Good morning, Broadsheet readers! GlaxoSmithKline’s Emma Walmsley is close to a deal with Unilever, we look at the best workplaces for parents, and West Point cadets teach us a lesson in women helping women. Have a terrific Thursday.
• Ask Army. In a new article for Harvard Business Review, two researchers asked the question: How do we know whether women actually help other women?
In an ideal world, the answer would be, “Hello! Why wouldn’t we?!” But we know, all too well, that there are circumstances, especially in competitive settings or where quotas are present, when being in the company of other women makes things harder.
So the researchers turned to an interesting time and place in history to weigh their query—West Point in the early 1980s. The United States Military Academy provided what they needed to make a determination: By randomly assigning cadets to companies, West Point unintentionally created “treatment groups”—women in companies with other women—and “control groups,” or women in companies without other women.
The researchers, Nick Huntington-Klein of California State University Fullerton and Elaina Rose of the University of Washington, studied the classes from 1981 to 1984, just a few years after West Point first allowed women, and found that when another woman was added to a company, it “increased the likelihood a woman would progress to the next year 2.5%.” That means an extra two women in a company would erase the five percentage point deficit in women’s progression rate versus men’s.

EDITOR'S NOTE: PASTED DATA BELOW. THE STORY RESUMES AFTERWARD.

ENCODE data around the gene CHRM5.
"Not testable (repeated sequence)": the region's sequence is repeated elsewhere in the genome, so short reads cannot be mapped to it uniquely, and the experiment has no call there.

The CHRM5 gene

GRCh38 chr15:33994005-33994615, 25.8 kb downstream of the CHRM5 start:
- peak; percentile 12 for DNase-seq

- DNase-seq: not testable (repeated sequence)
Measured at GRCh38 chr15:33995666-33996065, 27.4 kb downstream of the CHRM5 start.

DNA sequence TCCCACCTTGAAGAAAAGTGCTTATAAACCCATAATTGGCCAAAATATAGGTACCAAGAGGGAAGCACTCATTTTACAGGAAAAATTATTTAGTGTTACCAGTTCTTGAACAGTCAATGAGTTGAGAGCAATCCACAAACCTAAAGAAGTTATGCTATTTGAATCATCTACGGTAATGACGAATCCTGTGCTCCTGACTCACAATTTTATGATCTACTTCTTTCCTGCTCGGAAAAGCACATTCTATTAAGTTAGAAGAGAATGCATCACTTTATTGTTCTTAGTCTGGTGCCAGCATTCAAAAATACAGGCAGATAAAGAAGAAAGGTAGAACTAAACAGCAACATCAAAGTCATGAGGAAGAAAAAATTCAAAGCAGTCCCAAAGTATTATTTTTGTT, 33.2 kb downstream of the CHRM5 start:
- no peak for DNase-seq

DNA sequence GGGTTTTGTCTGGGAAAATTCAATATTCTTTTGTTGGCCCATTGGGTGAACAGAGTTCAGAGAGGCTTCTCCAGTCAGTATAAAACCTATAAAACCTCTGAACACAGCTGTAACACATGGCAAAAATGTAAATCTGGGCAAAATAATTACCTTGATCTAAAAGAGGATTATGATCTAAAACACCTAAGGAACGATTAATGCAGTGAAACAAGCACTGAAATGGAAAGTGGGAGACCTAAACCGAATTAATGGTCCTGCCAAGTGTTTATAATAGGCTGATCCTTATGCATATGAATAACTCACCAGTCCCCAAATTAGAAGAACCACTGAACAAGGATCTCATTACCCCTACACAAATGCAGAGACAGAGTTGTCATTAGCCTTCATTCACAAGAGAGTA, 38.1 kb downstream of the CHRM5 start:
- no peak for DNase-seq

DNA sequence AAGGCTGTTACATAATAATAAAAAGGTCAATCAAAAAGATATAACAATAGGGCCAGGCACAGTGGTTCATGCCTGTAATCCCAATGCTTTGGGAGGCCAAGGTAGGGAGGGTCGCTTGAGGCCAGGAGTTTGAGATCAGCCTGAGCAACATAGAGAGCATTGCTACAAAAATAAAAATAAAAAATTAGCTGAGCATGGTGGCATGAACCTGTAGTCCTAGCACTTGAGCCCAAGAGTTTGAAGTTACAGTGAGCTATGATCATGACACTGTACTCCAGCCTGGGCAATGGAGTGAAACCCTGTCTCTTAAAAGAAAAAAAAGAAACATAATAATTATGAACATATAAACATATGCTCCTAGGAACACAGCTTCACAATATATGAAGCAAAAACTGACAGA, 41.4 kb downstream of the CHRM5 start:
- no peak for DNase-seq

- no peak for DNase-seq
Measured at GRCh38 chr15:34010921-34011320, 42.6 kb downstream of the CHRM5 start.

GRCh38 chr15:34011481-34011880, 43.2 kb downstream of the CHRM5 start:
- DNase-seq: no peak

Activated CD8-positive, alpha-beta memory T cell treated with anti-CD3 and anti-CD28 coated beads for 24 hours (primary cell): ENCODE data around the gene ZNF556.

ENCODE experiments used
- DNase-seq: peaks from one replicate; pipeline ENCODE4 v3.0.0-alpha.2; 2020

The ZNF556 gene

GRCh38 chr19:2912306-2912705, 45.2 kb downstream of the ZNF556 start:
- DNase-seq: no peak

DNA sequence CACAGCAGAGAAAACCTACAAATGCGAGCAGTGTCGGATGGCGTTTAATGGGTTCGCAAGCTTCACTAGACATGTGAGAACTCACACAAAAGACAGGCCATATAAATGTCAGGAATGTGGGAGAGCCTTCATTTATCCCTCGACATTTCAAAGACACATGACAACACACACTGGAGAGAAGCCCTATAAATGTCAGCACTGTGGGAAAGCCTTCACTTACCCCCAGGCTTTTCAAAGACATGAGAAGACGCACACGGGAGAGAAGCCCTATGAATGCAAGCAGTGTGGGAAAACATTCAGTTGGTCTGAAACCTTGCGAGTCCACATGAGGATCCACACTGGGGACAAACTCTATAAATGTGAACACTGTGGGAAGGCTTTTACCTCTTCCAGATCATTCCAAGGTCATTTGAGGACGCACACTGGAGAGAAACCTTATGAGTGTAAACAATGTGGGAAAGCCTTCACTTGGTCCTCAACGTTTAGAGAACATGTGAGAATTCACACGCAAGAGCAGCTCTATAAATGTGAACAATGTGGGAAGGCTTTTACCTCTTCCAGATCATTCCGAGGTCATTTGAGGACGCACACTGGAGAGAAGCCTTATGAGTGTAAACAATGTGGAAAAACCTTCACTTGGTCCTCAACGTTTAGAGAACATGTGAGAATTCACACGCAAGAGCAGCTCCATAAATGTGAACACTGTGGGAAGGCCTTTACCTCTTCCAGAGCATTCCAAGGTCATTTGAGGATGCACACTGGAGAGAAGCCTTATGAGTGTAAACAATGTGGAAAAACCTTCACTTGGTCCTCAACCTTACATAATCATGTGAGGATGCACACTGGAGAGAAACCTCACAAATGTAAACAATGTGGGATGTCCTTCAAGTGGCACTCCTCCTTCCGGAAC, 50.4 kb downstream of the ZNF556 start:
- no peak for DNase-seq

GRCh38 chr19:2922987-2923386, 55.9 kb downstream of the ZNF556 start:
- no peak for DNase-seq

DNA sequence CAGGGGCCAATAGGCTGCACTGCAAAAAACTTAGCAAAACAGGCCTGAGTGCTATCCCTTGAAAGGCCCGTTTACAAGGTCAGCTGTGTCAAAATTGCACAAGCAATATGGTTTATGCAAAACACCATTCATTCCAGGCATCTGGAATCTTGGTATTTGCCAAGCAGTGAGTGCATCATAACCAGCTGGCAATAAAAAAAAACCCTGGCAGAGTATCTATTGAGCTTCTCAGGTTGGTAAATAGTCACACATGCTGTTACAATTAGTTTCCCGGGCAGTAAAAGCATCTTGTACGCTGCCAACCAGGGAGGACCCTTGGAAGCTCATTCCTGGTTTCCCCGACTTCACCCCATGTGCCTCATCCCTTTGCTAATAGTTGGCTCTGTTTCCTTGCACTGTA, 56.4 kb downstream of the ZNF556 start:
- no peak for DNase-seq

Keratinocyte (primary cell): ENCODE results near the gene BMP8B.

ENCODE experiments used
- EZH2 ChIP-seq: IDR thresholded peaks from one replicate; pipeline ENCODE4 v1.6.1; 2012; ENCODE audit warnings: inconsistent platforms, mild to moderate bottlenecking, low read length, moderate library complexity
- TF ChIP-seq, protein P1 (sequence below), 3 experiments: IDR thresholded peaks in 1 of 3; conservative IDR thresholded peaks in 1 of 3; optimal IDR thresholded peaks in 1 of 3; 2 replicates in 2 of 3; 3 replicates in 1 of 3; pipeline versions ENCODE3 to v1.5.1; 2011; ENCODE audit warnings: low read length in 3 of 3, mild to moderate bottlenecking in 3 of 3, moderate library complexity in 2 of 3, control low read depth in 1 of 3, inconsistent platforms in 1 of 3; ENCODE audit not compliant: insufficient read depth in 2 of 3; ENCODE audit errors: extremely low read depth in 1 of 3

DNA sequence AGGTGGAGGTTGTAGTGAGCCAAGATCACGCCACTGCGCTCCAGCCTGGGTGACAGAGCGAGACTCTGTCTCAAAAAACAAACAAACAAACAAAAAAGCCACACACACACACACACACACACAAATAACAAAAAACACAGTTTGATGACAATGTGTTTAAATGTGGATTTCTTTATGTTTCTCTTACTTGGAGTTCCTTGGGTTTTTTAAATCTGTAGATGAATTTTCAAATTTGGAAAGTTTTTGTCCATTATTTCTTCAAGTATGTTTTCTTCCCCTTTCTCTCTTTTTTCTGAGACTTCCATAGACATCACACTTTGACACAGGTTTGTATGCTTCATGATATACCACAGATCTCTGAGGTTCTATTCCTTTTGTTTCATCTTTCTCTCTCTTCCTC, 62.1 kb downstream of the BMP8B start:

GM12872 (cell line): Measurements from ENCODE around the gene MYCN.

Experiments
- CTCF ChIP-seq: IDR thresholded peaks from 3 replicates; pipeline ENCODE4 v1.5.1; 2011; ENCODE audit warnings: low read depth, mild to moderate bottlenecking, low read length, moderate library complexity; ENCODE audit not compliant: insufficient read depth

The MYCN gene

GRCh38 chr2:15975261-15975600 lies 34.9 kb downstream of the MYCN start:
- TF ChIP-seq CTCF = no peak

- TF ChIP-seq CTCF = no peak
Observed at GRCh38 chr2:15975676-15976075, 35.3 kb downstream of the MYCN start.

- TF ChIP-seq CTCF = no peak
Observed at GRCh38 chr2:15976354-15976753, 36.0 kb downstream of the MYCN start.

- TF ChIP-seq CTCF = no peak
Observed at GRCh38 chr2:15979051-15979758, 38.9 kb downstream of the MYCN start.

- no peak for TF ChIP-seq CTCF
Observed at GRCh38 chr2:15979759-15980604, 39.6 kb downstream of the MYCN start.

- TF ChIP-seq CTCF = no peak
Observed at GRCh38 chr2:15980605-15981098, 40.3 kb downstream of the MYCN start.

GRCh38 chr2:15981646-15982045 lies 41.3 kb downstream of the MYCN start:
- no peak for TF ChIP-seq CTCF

The researchers provide a few caveats for applying their findings to modern day. First, remember that this was the early 1980s, when West Point was overwhelmingly male, cadets were largely cut off from the outside world, and men and women there were often subject to severe hazing. The outside world in 2018 is much more aware of the challenges associated with being a female minority and there is—at least we hope—more willingness among leaders to mitigate those hurdles. That being said, the researchers conclude: “the best evidence is that attending to gender when assigning women to groups can be a powerful tool for increasing the representation of women in male-dominated fields.”
The study also includes this point, which I found especially pertinent: that women’s increased likelihood of progress did not make their male peers less likely to succeed. “In other words,” the researchers write, “there was only an upside to increasing the number of women in the group.”
ALSO IN THE HEADLINES
• Ch-ch-changes at Chico’s. Dismal earnings at Chico’s yesterday sent shares down an astounding 35%, their worst drop in 25 years. As Fortune’s Phil Wahba reports, the clothing chain, led by Chico’s FAS CEO Shelley Broader, has made the mistake of abandoning its core customer—older women—in favor of younger shoppers who haven’t materialized. “It is a classic mistake we see time and time again in retail,” Phil writes. Amid the turmoil, the retailer is also replacing Diane Ellis, head of the Chico’s brand; Broader will lead the unit as it searches for a new president.